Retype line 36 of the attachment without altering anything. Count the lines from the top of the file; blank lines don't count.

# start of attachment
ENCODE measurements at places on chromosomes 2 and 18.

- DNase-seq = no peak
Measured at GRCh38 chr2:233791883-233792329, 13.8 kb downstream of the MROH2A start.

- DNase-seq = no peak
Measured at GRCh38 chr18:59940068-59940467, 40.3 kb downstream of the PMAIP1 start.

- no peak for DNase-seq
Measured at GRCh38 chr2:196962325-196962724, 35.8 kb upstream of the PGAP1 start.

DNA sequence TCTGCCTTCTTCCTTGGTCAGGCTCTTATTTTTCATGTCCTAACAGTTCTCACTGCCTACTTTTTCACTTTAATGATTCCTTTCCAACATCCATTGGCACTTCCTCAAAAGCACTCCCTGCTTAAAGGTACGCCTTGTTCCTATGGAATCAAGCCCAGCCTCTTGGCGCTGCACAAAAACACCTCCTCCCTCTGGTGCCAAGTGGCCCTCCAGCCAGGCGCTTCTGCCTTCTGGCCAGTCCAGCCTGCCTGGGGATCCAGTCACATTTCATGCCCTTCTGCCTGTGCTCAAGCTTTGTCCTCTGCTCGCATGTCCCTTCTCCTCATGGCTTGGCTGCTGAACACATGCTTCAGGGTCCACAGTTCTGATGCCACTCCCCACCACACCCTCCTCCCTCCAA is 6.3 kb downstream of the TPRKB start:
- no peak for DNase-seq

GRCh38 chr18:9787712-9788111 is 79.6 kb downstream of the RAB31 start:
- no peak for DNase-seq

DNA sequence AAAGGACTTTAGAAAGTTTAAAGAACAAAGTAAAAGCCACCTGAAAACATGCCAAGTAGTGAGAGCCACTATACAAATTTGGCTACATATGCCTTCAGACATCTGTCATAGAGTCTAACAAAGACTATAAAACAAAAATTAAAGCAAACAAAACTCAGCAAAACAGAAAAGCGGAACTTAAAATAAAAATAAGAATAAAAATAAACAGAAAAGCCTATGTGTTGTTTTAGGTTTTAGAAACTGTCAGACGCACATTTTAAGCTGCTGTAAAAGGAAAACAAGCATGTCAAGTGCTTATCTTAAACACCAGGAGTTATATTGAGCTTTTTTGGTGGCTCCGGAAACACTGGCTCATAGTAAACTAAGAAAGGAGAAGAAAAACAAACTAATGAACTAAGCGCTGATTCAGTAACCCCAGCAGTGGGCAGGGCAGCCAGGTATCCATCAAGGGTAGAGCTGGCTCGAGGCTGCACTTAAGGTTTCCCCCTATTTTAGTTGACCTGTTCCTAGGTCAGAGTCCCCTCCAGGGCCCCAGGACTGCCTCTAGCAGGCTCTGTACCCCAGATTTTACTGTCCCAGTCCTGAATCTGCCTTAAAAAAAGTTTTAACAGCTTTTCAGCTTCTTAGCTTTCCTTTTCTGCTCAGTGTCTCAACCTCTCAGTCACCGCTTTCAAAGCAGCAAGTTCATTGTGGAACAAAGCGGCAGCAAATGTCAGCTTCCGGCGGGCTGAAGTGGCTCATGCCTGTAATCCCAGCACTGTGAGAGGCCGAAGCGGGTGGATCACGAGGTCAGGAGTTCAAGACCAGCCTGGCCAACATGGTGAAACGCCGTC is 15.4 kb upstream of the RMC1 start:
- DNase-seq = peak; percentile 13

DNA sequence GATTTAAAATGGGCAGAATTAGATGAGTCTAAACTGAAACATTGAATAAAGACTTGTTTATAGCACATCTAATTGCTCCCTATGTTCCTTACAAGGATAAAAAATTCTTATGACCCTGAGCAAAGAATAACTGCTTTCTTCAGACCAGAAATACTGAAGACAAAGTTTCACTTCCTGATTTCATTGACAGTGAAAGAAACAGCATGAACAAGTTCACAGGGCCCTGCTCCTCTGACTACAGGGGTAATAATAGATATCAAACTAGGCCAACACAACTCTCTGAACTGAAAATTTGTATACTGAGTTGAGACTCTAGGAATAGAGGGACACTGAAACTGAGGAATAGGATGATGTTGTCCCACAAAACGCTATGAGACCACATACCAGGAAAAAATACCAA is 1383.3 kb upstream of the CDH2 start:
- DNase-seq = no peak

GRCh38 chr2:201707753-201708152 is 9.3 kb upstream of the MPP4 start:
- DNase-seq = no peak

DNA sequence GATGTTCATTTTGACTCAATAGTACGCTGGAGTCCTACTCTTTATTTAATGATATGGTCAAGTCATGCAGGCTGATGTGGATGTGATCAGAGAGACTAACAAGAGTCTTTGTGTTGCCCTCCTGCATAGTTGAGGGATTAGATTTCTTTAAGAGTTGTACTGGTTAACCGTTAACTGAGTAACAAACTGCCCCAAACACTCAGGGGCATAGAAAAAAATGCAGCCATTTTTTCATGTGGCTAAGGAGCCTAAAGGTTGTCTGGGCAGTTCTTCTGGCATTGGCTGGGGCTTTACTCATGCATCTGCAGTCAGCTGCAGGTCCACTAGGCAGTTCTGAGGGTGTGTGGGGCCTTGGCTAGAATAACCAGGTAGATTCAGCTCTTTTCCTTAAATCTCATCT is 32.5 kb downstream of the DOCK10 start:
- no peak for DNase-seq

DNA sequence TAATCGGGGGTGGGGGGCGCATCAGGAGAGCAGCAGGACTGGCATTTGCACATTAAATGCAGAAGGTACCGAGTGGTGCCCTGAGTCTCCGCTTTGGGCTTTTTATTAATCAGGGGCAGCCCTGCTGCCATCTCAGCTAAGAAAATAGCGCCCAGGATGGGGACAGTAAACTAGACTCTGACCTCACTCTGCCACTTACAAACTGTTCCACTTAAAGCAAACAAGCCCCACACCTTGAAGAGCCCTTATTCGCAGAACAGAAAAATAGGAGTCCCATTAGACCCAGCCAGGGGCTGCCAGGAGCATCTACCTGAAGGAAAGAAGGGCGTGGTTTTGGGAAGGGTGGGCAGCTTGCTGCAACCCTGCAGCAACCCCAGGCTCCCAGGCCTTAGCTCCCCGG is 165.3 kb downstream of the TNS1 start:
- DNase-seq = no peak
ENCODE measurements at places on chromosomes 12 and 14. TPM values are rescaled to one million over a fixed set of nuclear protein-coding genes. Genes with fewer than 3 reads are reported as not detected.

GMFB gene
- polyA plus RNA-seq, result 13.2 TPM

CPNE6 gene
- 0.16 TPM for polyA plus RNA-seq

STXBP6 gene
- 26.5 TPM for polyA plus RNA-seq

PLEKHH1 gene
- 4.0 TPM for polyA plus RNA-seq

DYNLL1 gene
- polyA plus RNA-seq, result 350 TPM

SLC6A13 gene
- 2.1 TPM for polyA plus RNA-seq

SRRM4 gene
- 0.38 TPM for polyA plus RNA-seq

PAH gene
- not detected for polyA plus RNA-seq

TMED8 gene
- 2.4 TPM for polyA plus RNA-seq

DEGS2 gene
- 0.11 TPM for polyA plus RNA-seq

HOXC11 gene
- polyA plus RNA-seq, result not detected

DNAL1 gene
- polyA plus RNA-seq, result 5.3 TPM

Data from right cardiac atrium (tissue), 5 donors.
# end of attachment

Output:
- 0.38 TPM for polyA plus RNA-seq